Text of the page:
Diff, diff

December 3, 2016
 by Paul McGowan

I had mentioned in yesterday’s post the standard way to build a balanced output stage was to simply tack on another amplifier that flips the phase around. That’s pretty much how it’s done, but it isn’t best because it’s “unbalanced”. A purposefully misleading statement.

Adding an extra stage for one signal that is not present for the other is more accurately described as asymmetrical—and asymmetries raise the hair on the necks of audio perfectionists.

A symmetrical way of making a balanced output is to start with a balanced amplifier. You’ll recall that most amplifiers aren’t actually balanced at all – they may enjoy a balanced input, or they may sport a balanced output – but that does not a balanced amplifier make them.

A true balanced amplifier (see why I hate that term?) is balanced from input to output and symmetrical for both signal phases. In this type of amplifier all that’s need for the balanced output is the proper XLR connector, not another stage tacked onto one side and not the other.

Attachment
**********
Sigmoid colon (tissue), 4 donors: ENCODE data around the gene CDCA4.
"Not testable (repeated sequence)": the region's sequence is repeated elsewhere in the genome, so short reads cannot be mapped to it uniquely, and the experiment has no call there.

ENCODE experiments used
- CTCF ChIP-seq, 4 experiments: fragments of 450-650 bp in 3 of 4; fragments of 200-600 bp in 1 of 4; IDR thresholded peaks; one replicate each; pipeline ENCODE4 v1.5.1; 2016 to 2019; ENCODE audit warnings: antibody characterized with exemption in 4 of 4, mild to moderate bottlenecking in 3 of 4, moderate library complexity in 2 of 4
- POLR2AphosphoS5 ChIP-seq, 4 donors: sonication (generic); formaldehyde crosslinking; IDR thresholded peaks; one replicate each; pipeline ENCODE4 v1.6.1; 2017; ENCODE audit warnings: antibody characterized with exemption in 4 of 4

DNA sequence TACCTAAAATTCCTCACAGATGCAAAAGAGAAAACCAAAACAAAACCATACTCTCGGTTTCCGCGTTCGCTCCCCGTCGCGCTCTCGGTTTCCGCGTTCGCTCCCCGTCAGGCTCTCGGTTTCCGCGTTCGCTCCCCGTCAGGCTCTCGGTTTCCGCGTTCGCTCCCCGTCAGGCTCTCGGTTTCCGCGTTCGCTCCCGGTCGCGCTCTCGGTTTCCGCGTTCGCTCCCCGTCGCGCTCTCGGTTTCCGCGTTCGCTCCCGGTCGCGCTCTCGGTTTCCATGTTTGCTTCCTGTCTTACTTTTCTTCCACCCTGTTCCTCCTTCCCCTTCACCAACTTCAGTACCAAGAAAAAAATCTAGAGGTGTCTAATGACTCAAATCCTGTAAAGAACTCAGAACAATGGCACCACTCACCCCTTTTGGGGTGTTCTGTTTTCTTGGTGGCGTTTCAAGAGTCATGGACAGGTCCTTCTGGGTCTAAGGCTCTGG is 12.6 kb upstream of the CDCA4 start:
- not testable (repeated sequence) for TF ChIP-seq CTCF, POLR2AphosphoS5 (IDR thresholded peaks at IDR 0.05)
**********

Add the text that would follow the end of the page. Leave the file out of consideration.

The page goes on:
This is one of our designs and I hesitate to show it because it might be intimidating. There are a lot of squiggly things! For simplicity sake, we colored the inputs and outputs red. Input 1 and 2 are where the XLR cable would connect for the input—a simple diff pair (J1 and J2) as I described earlier. This feeds another diff pair (J3 and J4) that becomes the output. (for those technically inclined, ignore R11, it is not supposed to be there).

This is an entire true balanced amplifier with very few parts. Completely symmetrical from input to output, zero global feedback, and cheap. Less than $5 in parts. If we really wanted to use this in a product, we’d want to add some buffers to the outputs so it could drive complex loads, but basically, this isn’t all that hard.

Tomorrow I’ll cover balanced phono cartridges then we’ll wrap up the series.

Subscribe to Paul's Posts

23 comments on “Diff, diff”

  1. The deceitful thing in the industry is the fact that many products have XLR outputs that are not actually balanced outputs.When you open up the product you find that they are nothing more than an XLR connector with one Hot connector ( jumped over from the SE output) and one ground.. They are merely built in XLR “adpaters” built into the chassis and not balanced outputs..